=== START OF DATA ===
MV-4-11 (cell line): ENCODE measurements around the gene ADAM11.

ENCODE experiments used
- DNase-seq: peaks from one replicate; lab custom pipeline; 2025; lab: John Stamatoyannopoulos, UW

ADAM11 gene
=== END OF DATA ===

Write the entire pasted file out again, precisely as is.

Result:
MV-4-11 (cell line): ENCODE measurements around the gene ADAM11.

ENCODE experiments used
- DNase-seq: peaks from one replicate; lab custom pipeline; 2025; lab: John Stamatoyannopoulos, UW

ADAM11 gene